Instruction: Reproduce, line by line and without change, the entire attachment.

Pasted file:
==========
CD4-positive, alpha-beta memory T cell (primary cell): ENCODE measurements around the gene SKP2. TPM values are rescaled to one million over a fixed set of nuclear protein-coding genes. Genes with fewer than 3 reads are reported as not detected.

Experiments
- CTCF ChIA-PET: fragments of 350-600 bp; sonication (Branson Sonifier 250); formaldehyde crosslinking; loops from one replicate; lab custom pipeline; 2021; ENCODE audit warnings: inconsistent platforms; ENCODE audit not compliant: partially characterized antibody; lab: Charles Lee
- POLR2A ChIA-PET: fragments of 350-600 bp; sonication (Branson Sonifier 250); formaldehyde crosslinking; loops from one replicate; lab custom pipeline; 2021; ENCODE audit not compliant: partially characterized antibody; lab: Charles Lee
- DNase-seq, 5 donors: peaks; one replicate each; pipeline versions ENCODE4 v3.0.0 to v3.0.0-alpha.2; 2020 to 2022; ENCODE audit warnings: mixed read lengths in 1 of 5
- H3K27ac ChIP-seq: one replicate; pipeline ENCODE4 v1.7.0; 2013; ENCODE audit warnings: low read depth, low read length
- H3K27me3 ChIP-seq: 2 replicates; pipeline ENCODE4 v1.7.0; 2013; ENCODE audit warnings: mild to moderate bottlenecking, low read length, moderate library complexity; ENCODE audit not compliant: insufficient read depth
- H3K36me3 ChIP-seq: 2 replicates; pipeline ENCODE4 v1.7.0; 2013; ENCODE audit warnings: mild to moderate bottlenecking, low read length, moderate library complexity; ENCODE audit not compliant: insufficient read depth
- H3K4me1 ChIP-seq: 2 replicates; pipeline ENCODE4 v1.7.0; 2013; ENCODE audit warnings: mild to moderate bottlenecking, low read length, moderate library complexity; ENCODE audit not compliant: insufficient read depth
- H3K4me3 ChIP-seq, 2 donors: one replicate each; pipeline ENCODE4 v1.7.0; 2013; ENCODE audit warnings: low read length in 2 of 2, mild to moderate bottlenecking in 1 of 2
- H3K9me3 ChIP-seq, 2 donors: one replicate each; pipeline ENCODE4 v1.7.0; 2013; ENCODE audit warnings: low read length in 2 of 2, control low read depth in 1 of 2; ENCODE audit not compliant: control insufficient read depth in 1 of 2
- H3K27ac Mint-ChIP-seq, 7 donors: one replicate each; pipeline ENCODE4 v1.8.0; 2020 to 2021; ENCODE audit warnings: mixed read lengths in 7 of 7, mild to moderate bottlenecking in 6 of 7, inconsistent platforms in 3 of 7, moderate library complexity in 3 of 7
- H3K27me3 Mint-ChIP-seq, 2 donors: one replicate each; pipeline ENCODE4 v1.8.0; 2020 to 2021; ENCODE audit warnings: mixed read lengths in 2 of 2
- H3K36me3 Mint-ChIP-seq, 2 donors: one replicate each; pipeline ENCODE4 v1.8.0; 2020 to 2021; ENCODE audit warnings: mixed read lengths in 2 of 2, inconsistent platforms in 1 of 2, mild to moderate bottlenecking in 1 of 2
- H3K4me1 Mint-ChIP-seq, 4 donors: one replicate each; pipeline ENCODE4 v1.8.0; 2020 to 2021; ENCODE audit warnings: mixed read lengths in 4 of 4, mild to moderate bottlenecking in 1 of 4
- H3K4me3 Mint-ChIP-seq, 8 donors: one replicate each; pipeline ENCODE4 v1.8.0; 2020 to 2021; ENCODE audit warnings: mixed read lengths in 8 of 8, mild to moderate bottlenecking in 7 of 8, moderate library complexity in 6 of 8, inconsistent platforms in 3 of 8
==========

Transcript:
CD4-positive, alpha-beta memory T cell (primary cell): ENCODE measurements around the gene SKP2. TPM values are rescaled to one million over a fixed set of nuclear protein-coding genes. Genes with fewer than 3 reads are reported as not detected.

Experiments
- CTCF ChIA-PET: fragments of 350-600 bp; sonication (Branson Sonifier 250); formaldehyde crosslinking; loops from one replicate; lab custom pipeline; 2021; ENCODE audit warnings: inconsistent platforms; ENCODE audit not compliant: partially characterized antibody; lab: Charles Lee
- POLR2A ChIA-PET: fragments of 350-600 bp; sonication (Branson Sonifier 250); formaldehyde crosslinking; loops from one replicate; lab custom pipeline; 2021; ENCODE audit not compliant: partially characterized antibody; lab: Charles Lee
- DNase-seq, 5 donors: peaks; one replicate each; pipeline versions ENCODE4 v3.0.0 to v3.0.0-alpha.2; 2020 to 2022; ENCODE audit warnings: mixed read lengths in 1 of 5
- H3K27ac ChIP-seq: one replicate; pipeline ENCODE4 v1.7.0; 2013; ENCODE audit warnings: low read depth, low read length
- H3K27me3 ChIP-seq: 2 replicates; pipeline ENCODE4 v1.7.0; 2013; ENCODE audit warnings: mild to moderate bottlenecking, low read length, moderate library complexity; ENCODE audit not compliant: insufficient read depth
- H3K36me3 ChIP-seq: 2 replicates; pipeline ENCODE4 v1.7.0; 2013; ENCODE audit warnings: mild to moderate bottlenecking, low read length, moderate library complexity; ENCODE audit not compliant: insufficient read depth
- H3K4me1 ChIP-seq: 2 replicates; pipeline ENCODE4 v1.7.0; 2013; ENCODE audit warnings: mild to moderate bottlenecking, low read length, moderate library complexity; ENCODE audit not compliant: insufficient read depth
- H3K4me3 ChIP-seq, 2 donors: one replicate each; pipeline ENCODE4 v1.7.0; 2013; ENCODE audit warnings: low read length in 2 of 2, mild to moderate bottlenecking in 1 of 2
- H3K9me3 ChIP-seq, 2 donors: one replicate each; pipeline ENCODE4 v1.7.0; 2013; ENCODE audit warnings: low read length in 2 of 2, control low read depth in 1 of 2; ENCODE audit not compliant: control insufficient read depth in 1 of 2
- H3K27ac Mint-ChIP-seq, 7 donors: one replicate each; pipeline ENCODE4 v1.8.0; 2020 to 2021; ENCODE audit warnings: mixed read lengths in 7 of 7, mild to moderate bottlenecking in 6 of 7, inconsistent platforms in 3 of 7, moderate library complexity in 3 of 7
- H3K27me3 Mint-ChIP-seq, 2 donors: one replicate each; pipeline ENCODE4 v1.8.0; 2020 to 2021; ENCODE audit warnings: mixed read lengths in 2 of 2
- H3K36me3 Mint-ChIP-seq, 2 donors: one replicate each; pipeline ENCODE4 v1.8.0; 2020 to 2021; ENCODE audit warnings: mixed read lengths in 2 of 2, inconsistent platforms in 1 of 2, mild to moderate bottlenecking in 1 of 2
- H3K4me1 Mint-ChIP-seq, 4 donors: one replicate each; pipeline ENCODE4 v1.8.0; 2020 to 2021; ENCODE audit warnings: mixed read lengths in 4 of 4, mild to moderate bottlenecking in 1 of 4
- H3K4me3 Mint-ChIP-seq, 8 donors: one replicate each; pipeline ENCODE4 v1.8.0; 2020 to 2021; ENCODE audit warnings: mixed read lengths in 8 of 8, mild to moderate bottlenecking in 7 of 8, moderate library complexity in 6 of 8, inconsistent platforms in 3 of 8